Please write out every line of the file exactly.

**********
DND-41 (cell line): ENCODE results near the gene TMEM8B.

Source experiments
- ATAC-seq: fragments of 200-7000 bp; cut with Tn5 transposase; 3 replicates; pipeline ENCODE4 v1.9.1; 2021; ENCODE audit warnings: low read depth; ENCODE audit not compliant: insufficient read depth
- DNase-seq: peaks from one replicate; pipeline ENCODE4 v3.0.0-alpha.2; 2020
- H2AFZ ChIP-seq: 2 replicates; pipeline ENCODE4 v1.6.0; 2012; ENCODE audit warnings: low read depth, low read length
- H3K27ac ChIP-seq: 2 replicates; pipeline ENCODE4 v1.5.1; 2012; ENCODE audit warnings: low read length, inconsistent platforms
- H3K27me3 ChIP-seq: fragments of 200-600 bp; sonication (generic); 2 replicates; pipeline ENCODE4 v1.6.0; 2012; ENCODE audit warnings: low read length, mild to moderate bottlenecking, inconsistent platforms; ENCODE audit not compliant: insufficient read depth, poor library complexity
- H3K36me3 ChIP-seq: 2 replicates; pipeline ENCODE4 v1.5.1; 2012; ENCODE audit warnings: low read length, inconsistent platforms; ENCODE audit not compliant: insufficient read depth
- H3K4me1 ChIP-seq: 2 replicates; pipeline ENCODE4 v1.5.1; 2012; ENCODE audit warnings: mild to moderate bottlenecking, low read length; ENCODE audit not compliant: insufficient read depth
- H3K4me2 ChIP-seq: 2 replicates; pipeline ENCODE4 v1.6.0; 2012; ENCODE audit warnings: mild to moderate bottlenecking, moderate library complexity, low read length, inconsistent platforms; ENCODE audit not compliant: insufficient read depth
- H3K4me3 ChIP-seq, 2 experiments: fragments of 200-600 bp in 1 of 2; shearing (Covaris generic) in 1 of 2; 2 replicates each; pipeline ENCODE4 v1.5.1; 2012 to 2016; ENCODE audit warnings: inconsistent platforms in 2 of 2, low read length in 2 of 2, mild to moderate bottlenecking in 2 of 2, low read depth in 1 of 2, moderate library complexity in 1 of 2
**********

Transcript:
DND-41 (cell line): ENCODE results near the gene TMEM8B.

Source experiments
- ATAC-seq: fragments of 200-7000 bp; cut with Tn5 transposase; 3 replicates; pipeline ENCODE4 v1.9.1; 2021; ENCODE audit warnings: low read depth; ENCODE audit not compliant: insufficient read depth
- DNase-seq: peaks from one replicate; pipeline ENCODE4 v3.0.0-alpha.2; 2020
- H2AFZ ChIP-seq: 2 replicates; pipeline ENCODE4 v1.6.0; 2012; ENCODE audit warnings: low read depth, low read length
- H3K27ac ChIP-seq: 2 replicates; pipeline ENCODE4 v1.5.1; 2012; ENCODE audit warnings: low read length, inconsistent platforms
- H3K27me3 ChIP-seq: fragments of 200-600 bp; sonication (generic); 2 replicates; pipeline ENCODE4 v1.6.0; 2012; ENCODE audit warnings: low read length, mild to moderate bottlenecking, inconsistent platforms; ENCODE audit not compliant: insufficient read depth, poor library complexity
- H3K36me3 ChIP-seq: 2 replicates; pipeline ENCODE4 v1.5.1; 2012; ENCODE audit warnings: low read length, inconsistent platforms; ENCODE audit not compliant: insufficient read depth
- H3K4me1 ChIP-seq: 2 replicates; pipeline ENCODE4 v1.5.1; 2012; ENCODE audit warnings: mild to moderate bottlenecking, low read length; ENCODE audit not compliant: insufficient read depth
- H3K4me2 ChIP-seq: 2 replicates; pipeline ENCODE4 v1.6.0; 2012; ENCODE audit warnings: mild to moderate bottlenecking, moderate library complexity, low read length, inconsistent platforms; ENCODE audit not compliant: insufficient read depth
- H3K4me3 ChIP-seq, 2 experiments: fragments of 200-600 bp in 1 of 2; shearing (Covaris generic) in 1 of 2; 2 replicates each; pipeline ENCODE4 v1.5.1; 2012 to 2016; ENCODE audit warnings: inconsistent platforms in 2 of 2, low read length in 2 of 2, mild to moderate bottlenecking in 2 of 2, low read depth in 1 of 2, moderate library complexity in 1 of 2